Dallas Zoo becomes fully accessible to those with sensory sensitivities and autism

Dallas Zoo guests enjoy the park while utilizing the sensory sensitivity equipment.

Texas’s oldest and largest zoo is now certified as “sensory inclusive” for guests who may need a quieter and more secure environment while visiting the 106-acre park.

The Dallas Zoo is partnering with KultureCity to ensure its programs, events, and campus are all sensory inclusive. To become certified, staff members were trained by leading medical professionals on how to recognize guests with sensory needs, and how to handle a sensory overload situation.

Sensory bags, equipped with noise-canceling headphones (provided by Puro Sound Labs), fidget tools, verbal cue cards (produced in conjunction with Boardmaker), and weighted lap pads will also be available to those who may feel overwhelmed by the environment. Dallas Zoo guests will also have special access to a dedicated sensory room designed by medical professionals during designated Sensory Friendly events for those who may need a quieter space. (Guests can pick up a sensory bag at the Information Booth across from the Endangered Species Carousel.)

Sensory sensitivities or challenges with sensory regulation are often experienced by individuals with autism, dementia, PTSD, and other similar conditions. One of the major barriers for these individuals is sensitivity to over-stimulation and noise. With this new certification, the Dallas Zoo is now better prepared to assist guests with sensory sensitivities in having the most comfortable and accommodating experience possible.

“Making the park fully sensory inclusive has been an incredible Zoo-wide team effort, and shows our dedication to serving our community and families with sensory sensitivities,” said Tonya McDaniel, Dallas Zoo’s Education Supervisor of Family and Intergenerational Learning. “We want everyone to have an opportunity to join us in creating a better world for animals.”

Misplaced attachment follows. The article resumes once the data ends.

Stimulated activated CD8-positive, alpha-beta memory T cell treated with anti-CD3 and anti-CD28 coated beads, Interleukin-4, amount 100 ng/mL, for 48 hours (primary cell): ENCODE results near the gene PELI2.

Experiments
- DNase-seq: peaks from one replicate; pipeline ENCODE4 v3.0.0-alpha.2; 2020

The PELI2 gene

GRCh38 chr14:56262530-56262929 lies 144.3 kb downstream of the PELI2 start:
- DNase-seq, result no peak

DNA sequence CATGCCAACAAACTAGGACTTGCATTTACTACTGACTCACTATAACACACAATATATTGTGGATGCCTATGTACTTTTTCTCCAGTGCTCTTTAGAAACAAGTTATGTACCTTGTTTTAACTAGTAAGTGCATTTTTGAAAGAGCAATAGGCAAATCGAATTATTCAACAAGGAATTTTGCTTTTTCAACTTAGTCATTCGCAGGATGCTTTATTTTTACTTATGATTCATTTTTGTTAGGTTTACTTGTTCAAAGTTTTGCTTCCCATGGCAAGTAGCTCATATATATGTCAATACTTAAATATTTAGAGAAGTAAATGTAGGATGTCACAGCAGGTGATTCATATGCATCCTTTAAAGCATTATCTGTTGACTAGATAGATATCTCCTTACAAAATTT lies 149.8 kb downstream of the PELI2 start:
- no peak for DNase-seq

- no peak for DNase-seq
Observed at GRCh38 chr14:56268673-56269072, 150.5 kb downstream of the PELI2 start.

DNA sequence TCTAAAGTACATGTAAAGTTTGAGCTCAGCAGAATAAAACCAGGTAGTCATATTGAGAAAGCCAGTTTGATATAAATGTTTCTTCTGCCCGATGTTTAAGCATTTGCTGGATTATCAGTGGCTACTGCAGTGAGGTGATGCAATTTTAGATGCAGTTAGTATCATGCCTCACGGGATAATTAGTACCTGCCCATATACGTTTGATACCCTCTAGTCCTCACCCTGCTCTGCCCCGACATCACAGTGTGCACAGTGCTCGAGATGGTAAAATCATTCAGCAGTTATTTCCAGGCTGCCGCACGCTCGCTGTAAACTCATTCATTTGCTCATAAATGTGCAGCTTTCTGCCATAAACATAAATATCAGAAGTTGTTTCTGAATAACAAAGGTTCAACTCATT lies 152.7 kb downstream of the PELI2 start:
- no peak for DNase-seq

“To know that you will now be able to see families enjoy the Dallas Zoo with their loved ones who have a sensory challenge and who were not able to previously attend, is truly a heartwarming moment. Our communities are what shapes our lives and we’re grateful the Zoo is willing to go the extra mile to ensure that everyone, no matter their ability, is included in their community,” said Dr. Julian Maha, Co-Founder, KultureCity.

Prior to visiting the Dallas Zoo, families can download the free KultureCity App to view what sensory features are available and where they can access them. Also, on the App is the Social Story, which will provide a preview of what to expect at the Zoo.

This fall, the Dallas Zoo will also ensure its Halloweekend event accommodates individuals with sensory sensitivities. On Oct. 26, the Zoo will host Quiet Hour from 8-9 a.m. with sound and light modifications in ZooNorth, along with hands-on activities, bounce houses, games, and more. The designated quiet zone will be available in the Tiger Classroom from 8-11 a.m., as well.

The Zoo also offers a free monthly program for individuals with early-stage dementia through the Alzheimer’s Association. To register for a Wild Gatherings program, visit communityresourcefinder.org or call 1-800-272-3900. And returning Sunday, April 19, 2020, is Dallas Zoo’s annual Sensory Friendly Day, where hundreds of families can enjoy the Zoo in a reduced stimulatory experience. Registration will open this spring at DallasZoo.com.

Categories: Uncategorized | 4 Comments

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4 thoughts on “Dallas Zoo becomes fully accessible to those with sensory sensitivities and autism

  1. Cinthya Aguilar

    My 3 boys are in the spectrum, my oldest and youngest have bigger needs than my middle child, they all love the zoo, but this will make it a even better experience for them, thank you.

  2. I want a Dallas Zoo year book. With pictures and notes about each animal. Or the most fun. Like the gorilla who crosses his legs and taps on his abdomen like a drummer. What’s his name? I tried the gift shop and barns and Noble. Thanks Danielle Carter

  3. Sara Jung

    It is now Oct. When will you have another “Dollar Day “?

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